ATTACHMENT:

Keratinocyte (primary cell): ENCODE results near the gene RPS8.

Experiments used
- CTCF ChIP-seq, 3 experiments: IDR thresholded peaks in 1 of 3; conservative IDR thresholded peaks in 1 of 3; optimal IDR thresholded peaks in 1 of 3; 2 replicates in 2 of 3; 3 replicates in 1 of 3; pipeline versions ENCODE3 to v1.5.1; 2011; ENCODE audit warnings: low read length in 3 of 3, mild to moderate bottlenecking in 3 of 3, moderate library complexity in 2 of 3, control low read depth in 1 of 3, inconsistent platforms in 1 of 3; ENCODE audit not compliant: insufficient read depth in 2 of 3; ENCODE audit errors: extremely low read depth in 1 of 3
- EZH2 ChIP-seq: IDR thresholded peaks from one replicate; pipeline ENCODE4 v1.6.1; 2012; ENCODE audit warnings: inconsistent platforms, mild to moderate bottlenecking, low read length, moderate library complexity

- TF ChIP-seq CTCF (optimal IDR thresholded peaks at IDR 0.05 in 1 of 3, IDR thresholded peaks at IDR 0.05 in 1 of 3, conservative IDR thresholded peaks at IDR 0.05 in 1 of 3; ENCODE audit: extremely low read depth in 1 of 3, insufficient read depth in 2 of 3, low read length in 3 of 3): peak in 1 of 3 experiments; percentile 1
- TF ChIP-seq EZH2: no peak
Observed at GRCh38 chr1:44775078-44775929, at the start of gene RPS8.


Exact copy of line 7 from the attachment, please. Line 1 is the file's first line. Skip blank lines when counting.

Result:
Observed at GRCh38 chr1:44775078-44775929, at the start of gene RPS8.